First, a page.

The hippocampus is formed by two interlocking sheets of cortex and in cross-section has a very defined laminar structure with layers visible where rows of pyramidal cells are arranged. The connections within the hippocampus generally follow this laminar format and, as a rule, are uni-directional. They form well-characterised closed loops that originate mainly in the adjacent entorhinal cortex. Thus there are defined routes for information flow making the hippocampus a very popular target for the study of synaptic function. The different cell layers and sections are defined by the series of connections made. The main pyramidal cell layers are the CA1-4 regions (principally CA1 and CA3) and the dentate gyrus.
The perforant path is the major input to the hippocampus. The axons of the perforant path arise principally in layers II and III of the entorhinal cortex (EC), with minor contributions from the deeper layers IV and V. Axons from layers II/IV project to the granule cells of the dentate gyrus (DG) and pyramidal cells of the CA3 region, while those from layers III/V project to the pyramidal cells of the CA1 and the subiculum. The perforant path can be segregated into lateral and medial pathways (LPP and MPP, respectively), depending on whether the fibres arise from the lateral or medial entorhinal cortex. Iit was in this pathway that long-term potentiation (LTP) was first discovered.
The mossy fibres are the axons of DG granule cells. They extend from the dendate gyrus to CA3 pyramidal cells, forming their major input. MF synapses on CA neurons are large aggregations of termini, with multiple transmitter release sites and post-synaptic densities. Multiple granule cells can synapse onto a single CA3 pyramidal cell. This pathway is studied extensively as a model for the functional roles of kainate receptors in synaptic plasticity. For instance, LTP is NMDA receptor-independent in this pathway, but instead appears to involve pre-synaptic kainate receptors. See here for more information.
This pathway is derived from axons that project from the CA3 region of then hippocampus to the CA1 region. The axons either come from neurons in the same hippocampus (ipsilateral) or from the other hippocampus (contralateral). These latter fibres are termed commissural fibres, as they cross from one hemisphere of the brain to the other. This pathway is utilised very extensively exhibits to study NMDA receptor-dependent LTP and LTD.
The pathway from CA1 to Subiculum (Sb) and on to the entorhinal cortex forms the principal output from the hippocampus. However, it is not a straightforward uni-directional pathway. The connection from CA1 - Sb follows a strict anatomical layout. The distal end of the CA1 region projects to the proximal end of the Sb, i.e. those cells nearest to the CA1 - Sb junction are connected, and those furthest apart are connected. Projections to EC follow a similar pattern, with distal CA1/proximal Sb projecting to the lateral EC while proximal CA1/distal Sb project to the medial EC. It should also be noted that the input to these cells from the EC follows the same pattern i.e., distal CA1/proximal Sb receives input from the lateral EC while proximal CA1/distal Sb receives input from medial EC. Thus two closed loop networks are present within the overall hippocampal network. These loops are further extended to perirhinal and post-rhinal cortices, as the Perirhinal Cortex projects to the lateral EC and receives returning projections while the post-rhinal cortex projects to and receives inputs from the medial EC.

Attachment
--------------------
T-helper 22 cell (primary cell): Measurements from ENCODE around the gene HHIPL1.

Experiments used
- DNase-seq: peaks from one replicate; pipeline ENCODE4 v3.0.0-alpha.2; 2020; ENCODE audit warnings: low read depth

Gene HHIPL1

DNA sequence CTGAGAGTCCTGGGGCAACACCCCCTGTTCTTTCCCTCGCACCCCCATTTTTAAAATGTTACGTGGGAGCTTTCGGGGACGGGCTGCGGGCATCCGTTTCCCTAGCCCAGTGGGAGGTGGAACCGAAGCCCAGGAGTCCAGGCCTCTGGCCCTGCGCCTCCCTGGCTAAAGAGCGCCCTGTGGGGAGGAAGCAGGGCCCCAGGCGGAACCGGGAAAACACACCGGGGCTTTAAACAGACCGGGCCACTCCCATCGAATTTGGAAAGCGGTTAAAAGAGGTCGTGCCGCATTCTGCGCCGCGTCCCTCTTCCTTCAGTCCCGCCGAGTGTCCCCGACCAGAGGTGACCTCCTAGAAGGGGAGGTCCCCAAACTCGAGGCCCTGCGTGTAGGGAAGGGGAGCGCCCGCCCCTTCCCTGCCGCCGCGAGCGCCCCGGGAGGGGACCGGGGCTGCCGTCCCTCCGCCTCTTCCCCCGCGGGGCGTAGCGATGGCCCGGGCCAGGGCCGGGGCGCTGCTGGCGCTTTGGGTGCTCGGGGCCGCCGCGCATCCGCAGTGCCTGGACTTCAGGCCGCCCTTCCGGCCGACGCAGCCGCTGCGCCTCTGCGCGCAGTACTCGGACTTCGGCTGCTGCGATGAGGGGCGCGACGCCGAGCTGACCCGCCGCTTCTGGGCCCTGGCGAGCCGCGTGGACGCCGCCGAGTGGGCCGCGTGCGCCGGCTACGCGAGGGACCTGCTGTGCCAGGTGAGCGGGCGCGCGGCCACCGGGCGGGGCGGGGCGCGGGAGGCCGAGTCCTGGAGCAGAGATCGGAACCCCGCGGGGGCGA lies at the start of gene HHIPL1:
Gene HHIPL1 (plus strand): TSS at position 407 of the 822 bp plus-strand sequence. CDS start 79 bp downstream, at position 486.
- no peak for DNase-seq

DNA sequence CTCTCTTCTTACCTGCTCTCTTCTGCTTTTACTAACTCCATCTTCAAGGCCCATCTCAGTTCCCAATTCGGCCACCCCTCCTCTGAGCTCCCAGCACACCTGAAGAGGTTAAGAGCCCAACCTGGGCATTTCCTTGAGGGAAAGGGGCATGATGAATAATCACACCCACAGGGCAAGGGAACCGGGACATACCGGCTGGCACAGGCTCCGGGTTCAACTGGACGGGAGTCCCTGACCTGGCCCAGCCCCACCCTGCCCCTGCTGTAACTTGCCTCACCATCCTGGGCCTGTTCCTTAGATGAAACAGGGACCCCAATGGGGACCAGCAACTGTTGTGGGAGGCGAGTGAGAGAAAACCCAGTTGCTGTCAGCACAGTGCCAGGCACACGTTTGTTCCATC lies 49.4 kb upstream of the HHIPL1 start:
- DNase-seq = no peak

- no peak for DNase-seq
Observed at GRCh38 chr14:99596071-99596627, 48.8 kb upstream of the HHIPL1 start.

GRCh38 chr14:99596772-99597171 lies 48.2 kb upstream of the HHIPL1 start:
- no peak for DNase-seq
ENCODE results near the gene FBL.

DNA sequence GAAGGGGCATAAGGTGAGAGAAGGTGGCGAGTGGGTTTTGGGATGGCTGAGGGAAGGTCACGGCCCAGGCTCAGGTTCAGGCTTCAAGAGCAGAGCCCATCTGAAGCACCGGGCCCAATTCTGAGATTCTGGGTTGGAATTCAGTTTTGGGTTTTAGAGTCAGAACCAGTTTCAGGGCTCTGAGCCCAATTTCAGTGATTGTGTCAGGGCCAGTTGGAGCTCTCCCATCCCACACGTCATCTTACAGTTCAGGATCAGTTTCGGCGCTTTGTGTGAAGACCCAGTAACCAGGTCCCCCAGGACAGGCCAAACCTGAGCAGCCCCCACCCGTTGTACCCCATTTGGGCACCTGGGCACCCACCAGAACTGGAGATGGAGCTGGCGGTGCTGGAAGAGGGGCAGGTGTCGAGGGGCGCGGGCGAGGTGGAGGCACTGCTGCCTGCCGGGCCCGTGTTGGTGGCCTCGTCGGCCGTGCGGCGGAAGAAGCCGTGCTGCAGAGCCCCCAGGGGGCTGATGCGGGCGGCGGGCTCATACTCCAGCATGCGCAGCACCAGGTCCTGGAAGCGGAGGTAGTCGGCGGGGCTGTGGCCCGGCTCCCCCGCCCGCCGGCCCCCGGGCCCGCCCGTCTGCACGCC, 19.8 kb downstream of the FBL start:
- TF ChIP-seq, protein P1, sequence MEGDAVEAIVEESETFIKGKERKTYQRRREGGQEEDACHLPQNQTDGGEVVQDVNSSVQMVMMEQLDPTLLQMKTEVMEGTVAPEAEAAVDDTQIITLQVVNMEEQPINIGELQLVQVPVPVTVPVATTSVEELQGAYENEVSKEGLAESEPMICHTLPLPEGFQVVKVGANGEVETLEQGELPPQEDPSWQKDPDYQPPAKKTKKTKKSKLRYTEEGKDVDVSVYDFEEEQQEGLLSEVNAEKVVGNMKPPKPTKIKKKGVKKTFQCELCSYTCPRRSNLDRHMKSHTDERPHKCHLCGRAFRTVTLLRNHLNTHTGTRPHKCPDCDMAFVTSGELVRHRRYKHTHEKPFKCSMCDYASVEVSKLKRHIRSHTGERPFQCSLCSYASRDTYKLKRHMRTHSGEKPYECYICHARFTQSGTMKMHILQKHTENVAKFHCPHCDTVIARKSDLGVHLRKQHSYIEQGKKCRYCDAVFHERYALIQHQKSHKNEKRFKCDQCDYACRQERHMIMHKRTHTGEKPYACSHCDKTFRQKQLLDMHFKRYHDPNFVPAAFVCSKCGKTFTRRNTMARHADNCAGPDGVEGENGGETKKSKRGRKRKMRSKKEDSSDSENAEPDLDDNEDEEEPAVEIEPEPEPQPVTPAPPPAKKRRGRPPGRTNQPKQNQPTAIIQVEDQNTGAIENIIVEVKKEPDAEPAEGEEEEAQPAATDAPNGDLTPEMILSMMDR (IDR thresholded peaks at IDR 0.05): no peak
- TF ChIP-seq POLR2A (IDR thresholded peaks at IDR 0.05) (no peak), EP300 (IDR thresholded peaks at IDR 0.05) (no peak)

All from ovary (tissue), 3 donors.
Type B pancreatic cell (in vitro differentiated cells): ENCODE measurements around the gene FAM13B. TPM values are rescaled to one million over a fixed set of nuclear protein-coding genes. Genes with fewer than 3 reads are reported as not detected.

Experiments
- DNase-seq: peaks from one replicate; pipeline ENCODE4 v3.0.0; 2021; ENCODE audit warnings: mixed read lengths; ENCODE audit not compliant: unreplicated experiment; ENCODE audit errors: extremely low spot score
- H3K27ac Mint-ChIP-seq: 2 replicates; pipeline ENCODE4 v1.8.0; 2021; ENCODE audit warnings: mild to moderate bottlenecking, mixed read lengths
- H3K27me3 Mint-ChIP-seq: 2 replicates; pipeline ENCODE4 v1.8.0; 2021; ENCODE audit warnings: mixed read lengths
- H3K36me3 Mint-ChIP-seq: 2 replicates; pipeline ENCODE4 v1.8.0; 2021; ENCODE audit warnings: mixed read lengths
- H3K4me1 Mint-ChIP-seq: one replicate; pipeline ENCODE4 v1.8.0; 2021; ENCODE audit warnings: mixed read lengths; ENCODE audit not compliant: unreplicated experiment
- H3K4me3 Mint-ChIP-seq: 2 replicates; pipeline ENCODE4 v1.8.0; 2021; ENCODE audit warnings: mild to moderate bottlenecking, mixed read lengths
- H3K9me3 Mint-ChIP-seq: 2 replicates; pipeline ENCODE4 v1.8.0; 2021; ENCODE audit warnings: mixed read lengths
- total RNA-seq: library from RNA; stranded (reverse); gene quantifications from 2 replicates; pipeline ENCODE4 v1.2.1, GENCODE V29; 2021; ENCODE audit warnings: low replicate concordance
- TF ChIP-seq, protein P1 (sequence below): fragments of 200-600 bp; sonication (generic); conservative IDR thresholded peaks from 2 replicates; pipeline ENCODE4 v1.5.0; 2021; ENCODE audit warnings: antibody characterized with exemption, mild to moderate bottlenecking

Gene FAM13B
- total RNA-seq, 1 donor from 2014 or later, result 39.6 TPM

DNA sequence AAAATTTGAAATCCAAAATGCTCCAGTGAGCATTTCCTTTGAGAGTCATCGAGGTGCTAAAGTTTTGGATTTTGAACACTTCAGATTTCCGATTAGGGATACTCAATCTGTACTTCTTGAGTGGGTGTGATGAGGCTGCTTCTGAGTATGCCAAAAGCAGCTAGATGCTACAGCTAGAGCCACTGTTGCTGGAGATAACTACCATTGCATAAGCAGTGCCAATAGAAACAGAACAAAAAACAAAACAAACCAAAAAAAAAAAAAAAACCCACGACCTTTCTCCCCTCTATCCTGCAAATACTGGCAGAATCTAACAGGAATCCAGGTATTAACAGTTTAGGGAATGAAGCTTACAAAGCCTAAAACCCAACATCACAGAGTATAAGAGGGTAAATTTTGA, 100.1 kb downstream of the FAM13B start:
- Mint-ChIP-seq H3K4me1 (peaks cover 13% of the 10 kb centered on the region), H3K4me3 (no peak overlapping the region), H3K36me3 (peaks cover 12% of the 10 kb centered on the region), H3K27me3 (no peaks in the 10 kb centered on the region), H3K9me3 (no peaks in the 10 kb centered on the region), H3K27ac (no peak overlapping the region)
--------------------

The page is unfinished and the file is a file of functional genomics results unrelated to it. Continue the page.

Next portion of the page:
The perirhinal and postrhinal cortices are part of the cortical region that surround the hippocampal formation (in the human brain, the 'postrhinal cortex' is made up of areas TH and TF of the parahippocampal cortex). They lie adjacent to the hippocampus within the temporal lobe. Unlike the hippocampus itself, these regions are much less structured in terms of having a strict organisation of neurons into distinct layers, but are functionally separate. The perirhinal and postrhinal cortices receive incoming sensory information from the visual, olfactory and somato-sensory cortices (among many other inputs) and they are closely involved in the interpretation of novelty and familiarity, e.g in visual recognition memory.
The connectivity within these areas is complex, but can be simplified to two main loops; perirhinal-LEC-hippocampus and postrhinal-MEC-hippocampus.
The perirhinal cortex sends projections to the lateral entorhinal cortex (LEC). This innervation runs from and to the superficial layers (layers II and III). These in turn project to the CA1-subiculum junction as part of the LEC projection to the hippocampus, part of the perforant path. Reciprocal projections return to the LEC, but to deeper layers (layer V), with intra-LEC connections closing the loops.
Similar to the perirhinal cortex, the postrhinal cortex sends also projections to the entorhinal cortex, but in this case to the medial entorhinal cortex (MEC). This innervation again runs from and to the superficial layers (layers II and III). These in turn project to the proximal CA1 (nearer to CA3) and the distal subiculum as part of the perforant path. Reciprocal projections return to layer V of the MEC, with intra-MEC connections closing the loops.
There is some evidence from retrograde filling that the perirhinal and postrhinal cortices also innervate the hippocampus directly, producing a more focussed projection to the relevant region y, although given the difficulties of defining the precise extent of any of these regions, it is still unclear whether these projections actually arise in the entorhinal cortex. Connections between the LEC and MEC and between the perirhinal and postrhinal cortices add further loops in which the inputs to either cortex can modulate the processing of the other.